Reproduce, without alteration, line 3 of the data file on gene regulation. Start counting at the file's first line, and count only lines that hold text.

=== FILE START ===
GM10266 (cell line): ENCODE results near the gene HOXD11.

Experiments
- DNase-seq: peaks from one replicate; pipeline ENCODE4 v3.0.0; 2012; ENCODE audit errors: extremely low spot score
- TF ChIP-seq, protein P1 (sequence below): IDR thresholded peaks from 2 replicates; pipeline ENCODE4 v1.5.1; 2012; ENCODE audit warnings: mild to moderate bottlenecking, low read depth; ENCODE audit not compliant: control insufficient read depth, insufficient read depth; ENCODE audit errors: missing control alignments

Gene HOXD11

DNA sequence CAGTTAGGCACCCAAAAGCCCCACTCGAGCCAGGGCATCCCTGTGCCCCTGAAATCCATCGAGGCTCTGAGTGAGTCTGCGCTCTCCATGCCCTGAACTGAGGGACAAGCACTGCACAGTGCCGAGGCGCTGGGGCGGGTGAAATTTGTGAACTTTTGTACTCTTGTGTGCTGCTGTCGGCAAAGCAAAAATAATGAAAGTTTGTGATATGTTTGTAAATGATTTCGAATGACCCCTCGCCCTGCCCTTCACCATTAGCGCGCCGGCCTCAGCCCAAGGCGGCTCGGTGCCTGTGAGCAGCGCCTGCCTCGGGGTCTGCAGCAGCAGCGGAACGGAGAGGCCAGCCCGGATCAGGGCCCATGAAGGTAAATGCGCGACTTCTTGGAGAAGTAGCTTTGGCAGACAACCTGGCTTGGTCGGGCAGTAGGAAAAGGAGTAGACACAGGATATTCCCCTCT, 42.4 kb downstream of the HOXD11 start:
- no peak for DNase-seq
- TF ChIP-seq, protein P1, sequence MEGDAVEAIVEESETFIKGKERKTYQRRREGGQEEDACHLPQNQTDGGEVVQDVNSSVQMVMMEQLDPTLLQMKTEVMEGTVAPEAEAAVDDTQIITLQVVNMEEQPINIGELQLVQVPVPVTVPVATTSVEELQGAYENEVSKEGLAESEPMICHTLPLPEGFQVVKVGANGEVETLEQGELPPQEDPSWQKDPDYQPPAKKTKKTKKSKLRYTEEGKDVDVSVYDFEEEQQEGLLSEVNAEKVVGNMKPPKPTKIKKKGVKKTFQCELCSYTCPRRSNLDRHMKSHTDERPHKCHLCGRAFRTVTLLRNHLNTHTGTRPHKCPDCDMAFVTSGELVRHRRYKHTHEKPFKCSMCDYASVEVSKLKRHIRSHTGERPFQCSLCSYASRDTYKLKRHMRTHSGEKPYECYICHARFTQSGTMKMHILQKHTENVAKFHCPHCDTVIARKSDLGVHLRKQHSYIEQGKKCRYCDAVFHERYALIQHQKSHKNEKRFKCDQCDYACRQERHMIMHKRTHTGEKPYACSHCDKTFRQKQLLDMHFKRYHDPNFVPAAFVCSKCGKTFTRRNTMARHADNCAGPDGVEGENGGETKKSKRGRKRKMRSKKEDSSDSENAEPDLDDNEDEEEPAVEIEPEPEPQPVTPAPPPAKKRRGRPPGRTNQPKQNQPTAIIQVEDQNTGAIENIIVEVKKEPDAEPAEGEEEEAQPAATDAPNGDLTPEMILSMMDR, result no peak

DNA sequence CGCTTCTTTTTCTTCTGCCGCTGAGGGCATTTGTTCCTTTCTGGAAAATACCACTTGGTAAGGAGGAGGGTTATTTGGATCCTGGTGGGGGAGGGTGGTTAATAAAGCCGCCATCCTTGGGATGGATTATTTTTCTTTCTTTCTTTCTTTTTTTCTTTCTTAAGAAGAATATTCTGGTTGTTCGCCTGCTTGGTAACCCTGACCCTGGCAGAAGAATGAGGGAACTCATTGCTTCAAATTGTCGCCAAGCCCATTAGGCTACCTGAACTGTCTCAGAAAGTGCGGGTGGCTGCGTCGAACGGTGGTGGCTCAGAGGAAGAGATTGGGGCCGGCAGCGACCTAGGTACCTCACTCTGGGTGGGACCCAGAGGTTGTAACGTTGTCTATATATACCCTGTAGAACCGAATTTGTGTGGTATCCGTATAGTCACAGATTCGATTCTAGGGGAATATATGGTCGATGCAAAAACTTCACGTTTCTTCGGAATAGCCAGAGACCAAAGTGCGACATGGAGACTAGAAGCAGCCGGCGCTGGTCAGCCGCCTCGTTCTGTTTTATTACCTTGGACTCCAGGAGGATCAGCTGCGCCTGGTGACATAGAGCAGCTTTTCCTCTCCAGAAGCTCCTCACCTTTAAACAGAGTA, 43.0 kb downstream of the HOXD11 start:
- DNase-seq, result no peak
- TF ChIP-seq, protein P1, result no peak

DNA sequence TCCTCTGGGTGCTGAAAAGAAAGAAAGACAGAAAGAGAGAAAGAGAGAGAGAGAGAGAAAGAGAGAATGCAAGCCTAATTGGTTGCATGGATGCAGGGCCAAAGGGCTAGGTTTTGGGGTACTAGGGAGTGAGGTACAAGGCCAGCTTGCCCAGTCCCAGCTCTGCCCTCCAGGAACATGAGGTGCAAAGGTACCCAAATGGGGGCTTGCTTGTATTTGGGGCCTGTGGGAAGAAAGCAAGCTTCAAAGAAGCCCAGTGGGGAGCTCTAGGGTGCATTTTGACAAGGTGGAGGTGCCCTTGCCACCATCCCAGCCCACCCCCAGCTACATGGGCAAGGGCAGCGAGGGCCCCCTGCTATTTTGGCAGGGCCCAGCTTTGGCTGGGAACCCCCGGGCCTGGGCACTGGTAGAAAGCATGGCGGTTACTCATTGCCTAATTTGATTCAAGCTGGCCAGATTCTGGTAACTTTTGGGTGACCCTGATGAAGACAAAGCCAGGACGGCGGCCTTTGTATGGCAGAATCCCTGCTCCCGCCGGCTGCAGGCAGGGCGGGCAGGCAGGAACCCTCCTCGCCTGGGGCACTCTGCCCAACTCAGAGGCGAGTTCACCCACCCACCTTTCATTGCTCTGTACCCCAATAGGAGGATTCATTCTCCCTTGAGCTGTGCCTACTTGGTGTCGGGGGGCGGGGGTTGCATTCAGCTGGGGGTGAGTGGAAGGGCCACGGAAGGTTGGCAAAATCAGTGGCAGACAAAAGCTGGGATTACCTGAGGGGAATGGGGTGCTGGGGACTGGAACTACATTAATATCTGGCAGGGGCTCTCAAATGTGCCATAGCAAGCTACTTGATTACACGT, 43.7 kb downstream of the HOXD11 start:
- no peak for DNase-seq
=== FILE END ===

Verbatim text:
- DNase-seq: peaks from one replicate; pipeline ENCODE4 v3.0.0; 2012; ENCODE audit errors: extremely low spot score